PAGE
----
Alvarado, E. (2008). Poverty and Inequality in Mexico after NAFTA: Challenges, Setbacks and Implications. Estudios Fronterizos, 9(17), 73-105.

Hymson, E., Blakenship, D., & Daboub, A. (2009). Increasing benefits and reducing harm caused by the north american free trade agreement. Southern Law Journal, 19, 219-243.

Short Introduction to: WTO, IMF and OECD

LONDON. Before meetings of the Heads of State ...
Image via Wikipedia

Listen to this postThe three principle international institutions that influence the global economic relations are World Trade Organization (WTO), the International Monetary Fund (IMF), and the Organization for Economic Co-operation and Development (OECD) (Rose, 2005). WTO is primarily concerned with trade but does not have the biggest effect on trade. The recent recession had weakened the WTO and many countries started implementing preferential trade agreements that may not agree with the WTO (Dieter, 2009). The recession made many managers and policy makers questioned the international institutions ability to control the trade and generate more sales (Dieter, 2009). Globalization call for international finance and trade agreement, and for the same reason, globalization made most of the financial and business crises more global (Arner & Taylor, 2009). The Group of 20 (G20) called for greater consistency and systematic corporations between countries during their London Summit in April 2009. This call came while the WTO and the IMF are in effect but not effective as expected to be (Arner & Taylor, 2009). WTO was developed and was effective ten years ago but the resent recession’s downturn discouraged the organizations and the countries to neglect the trade agreements between them (Dieter, 2009).  Dieter (2009) state that IMF is not as important international organization as it was ten years ago.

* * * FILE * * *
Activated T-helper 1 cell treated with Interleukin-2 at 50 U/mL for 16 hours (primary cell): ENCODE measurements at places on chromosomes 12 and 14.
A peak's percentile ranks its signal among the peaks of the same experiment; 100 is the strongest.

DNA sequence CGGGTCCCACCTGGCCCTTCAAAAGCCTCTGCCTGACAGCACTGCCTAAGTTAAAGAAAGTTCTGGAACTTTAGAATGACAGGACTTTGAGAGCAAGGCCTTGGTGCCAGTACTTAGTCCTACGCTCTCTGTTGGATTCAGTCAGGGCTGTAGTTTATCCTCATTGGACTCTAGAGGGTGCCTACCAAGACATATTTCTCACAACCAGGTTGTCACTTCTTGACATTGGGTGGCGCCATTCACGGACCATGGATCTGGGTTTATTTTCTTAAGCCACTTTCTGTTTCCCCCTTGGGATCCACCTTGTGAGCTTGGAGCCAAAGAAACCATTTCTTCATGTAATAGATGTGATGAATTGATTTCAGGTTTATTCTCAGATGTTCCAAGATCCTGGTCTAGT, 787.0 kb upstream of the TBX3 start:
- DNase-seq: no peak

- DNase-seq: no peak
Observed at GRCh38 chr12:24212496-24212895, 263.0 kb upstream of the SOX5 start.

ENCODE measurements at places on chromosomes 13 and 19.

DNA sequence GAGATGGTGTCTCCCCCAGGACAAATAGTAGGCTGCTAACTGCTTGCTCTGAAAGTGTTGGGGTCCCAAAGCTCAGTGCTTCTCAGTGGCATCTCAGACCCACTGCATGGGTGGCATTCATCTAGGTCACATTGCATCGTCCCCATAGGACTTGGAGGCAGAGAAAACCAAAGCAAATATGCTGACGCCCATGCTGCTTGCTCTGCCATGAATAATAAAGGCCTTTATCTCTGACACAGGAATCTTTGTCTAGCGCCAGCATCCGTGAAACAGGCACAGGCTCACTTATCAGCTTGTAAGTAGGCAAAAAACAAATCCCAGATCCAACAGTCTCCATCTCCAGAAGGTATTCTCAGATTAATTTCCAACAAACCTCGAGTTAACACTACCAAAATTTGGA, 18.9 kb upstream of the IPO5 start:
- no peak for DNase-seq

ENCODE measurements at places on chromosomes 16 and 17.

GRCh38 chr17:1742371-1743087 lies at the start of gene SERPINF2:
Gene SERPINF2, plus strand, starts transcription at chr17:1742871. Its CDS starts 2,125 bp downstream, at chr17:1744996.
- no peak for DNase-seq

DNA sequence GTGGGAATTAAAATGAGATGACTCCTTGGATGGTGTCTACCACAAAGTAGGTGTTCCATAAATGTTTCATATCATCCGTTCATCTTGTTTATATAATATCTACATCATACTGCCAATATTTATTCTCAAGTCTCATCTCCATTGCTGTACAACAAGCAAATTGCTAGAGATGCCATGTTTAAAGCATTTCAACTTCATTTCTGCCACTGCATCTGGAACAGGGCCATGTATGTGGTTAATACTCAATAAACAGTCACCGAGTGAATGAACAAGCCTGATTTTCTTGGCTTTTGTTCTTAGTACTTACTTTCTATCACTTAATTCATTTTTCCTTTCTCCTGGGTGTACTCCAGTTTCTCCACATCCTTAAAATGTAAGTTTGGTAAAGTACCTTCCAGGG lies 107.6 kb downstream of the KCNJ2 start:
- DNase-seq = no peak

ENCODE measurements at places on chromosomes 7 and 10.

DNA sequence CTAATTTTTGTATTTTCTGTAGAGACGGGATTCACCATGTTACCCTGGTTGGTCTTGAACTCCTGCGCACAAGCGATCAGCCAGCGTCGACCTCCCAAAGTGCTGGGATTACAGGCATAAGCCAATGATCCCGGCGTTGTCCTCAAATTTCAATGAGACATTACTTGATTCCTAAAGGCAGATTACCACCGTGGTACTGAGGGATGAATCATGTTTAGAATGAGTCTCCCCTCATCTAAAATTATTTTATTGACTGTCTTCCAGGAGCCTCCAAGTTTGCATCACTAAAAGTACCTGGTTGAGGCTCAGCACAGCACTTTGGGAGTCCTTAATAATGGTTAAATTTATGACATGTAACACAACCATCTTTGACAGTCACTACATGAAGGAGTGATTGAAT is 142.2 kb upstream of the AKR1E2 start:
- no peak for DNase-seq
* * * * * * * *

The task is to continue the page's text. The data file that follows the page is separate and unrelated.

Globalizations was and still believed to benefit the producing countries but the recent economical recession made many lose their confidence in OECD although Rose (2005) believe that OECD is the only international institution that that still can influence the pattern of global economic relations. Rose (2005) state that IMF has an agenda but fewer tools to implement it while OECD had legal instruments and tools but could offer fewer incentives.


Arner, D. W., & Taylor, M. W. (2009). The global financial crisis and the financial stability board: Hardening the soft law of international financial regulation. University of New South Wales Law Journal, 32(2), 488-513.

Dieter, H. (2009). The decline of global economic governance and the role of the transatlantic powers. Business & Politics, 11(3), 1-23.

%d bloggers like this: